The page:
Syrian video claims to show wreckage of Israeli craft

//Syrian video claims to show wreckage of Israeli craft

Syrian video claims to show wreckage of Israeli craft

By | 2014-12-08T18:53:34+00:00 December 8th, 2014|More Top Stories|0 Comments

Footage apparently showing the smoldering wreckage of an Israeli piece of military equipment found in southern Syria was disseminated by anti-Assad activists on Sunday.

The four-minute video uploaded to YouTube by the Free Syrian Army’s Monitoring Room shows burning metal debris and broken electronic circuits spread across an open field.

The title given to the video is “the wreckage of an Israeli spy airplane in the countryside west of Daraa.

The footage appeared hours after Syrian state TV reported two Israeli airstrikes on Sunday afternoon, one near Damascus’s international airport and the other over Dimas, northwest of the capital

According to Arabic media, eight Israeli jets took part in the attack on sites housing advanced surface-to-air systems. According to one report by Dubai-based news channel Al-Arabiya, two operatives of Lebanese terror group Hezbollah, affiliated with the Assad regime, were killed in the strike.

In the grainy video, a number of men are heard referring to a large burning metal cylinder as an aircraft missile. Later, they lift what they believe to be a detonator. The men repeatedly say the drone aircraft is Israeli, and speculate that it crashed following a collision with a second aircraft.

They then hold up a piece of debris with a sticker in Hebrew with the Rafael insignia, a leading Israeli defense technology company. A man instructs others to collect the piece with Hebrew and take it.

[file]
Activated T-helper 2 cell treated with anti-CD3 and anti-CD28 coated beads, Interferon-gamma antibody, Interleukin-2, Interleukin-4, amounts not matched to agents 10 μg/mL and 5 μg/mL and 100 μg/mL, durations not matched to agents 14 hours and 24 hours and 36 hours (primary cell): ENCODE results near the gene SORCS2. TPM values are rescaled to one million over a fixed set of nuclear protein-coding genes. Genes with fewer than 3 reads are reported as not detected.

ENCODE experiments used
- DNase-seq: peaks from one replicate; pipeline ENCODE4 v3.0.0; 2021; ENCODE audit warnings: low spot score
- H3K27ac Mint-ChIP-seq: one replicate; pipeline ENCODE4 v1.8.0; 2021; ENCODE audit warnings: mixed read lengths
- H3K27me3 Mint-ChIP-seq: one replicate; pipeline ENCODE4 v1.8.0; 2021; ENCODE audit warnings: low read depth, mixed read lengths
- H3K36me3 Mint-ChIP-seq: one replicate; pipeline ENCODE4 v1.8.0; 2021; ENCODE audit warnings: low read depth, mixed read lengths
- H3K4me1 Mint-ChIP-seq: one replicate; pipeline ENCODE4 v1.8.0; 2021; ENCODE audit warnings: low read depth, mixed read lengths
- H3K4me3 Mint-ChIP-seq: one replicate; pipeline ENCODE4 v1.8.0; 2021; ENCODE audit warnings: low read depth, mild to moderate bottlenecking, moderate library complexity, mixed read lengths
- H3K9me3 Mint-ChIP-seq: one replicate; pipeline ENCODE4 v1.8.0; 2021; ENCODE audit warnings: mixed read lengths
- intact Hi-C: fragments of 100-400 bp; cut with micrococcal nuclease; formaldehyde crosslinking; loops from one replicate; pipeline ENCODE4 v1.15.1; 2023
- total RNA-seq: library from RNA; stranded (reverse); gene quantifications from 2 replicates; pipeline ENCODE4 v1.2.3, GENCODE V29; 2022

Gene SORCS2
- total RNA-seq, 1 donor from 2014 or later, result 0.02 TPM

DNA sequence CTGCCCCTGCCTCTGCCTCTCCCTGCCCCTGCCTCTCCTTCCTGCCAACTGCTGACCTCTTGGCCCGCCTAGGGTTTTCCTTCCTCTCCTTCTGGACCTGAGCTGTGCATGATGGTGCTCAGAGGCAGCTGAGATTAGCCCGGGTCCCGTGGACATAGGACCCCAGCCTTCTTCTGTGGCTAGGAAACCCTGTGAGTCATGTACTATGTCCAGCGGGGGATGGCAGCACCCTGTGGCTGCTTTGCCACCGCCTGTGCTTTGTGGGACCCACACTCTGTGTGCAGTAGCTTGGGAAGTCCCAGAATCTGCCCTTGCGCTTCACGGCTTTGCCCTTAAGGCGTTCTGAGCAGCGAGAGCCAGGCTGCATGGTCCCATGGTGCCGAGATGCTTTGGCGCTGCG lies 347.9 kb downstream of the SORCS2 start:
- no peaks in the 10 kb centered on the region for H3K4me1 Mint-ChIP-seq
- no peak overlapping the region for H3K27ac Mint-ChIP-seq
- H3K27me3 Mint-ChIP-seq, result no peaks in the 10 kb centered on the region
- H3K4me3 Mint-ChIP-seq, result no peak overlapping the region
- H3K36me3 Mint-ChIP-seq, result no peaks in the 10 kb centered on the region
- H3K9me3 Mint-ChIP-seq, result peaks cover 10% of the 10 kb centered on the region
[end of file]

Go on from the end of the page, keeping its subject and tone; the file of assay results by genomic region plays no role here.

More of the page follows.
A spokesperson for the IDF said they do not respond to foreign reports.

Israel has reportedly carried out several airstrikes in Syria since the revolt against President Bashar Assad began in March 2011. Most of the strikes were said to have targeted sophisticated weapons systems, including Russian- and Iranian-made anti-aircraft batteries, believed to have been slated for delivery to Lebanon’s Hezbollah terrorist group, a staunch ally of Assad and Iran.

Israeli officials are loath to publicly claim such operations, instead maintaining a policy of ambiguity, although senior officials have confirmed several of the alleged airstrikes on the condition of anonymity. Ministers in Jerusalem have repeatedly affirmed that the country will not abide the delivery of advanced weapons systems to terror group, and in particular Hezbollah.

In keeping with that policy, Intelligence Minister Yuval Steinitz refused to comment directly on the attack, only saying, in an Israel Radio interview Monday, that the government had a “firm policy of preventing all possible transfers of sophisticated weapons to terrorist organizations.”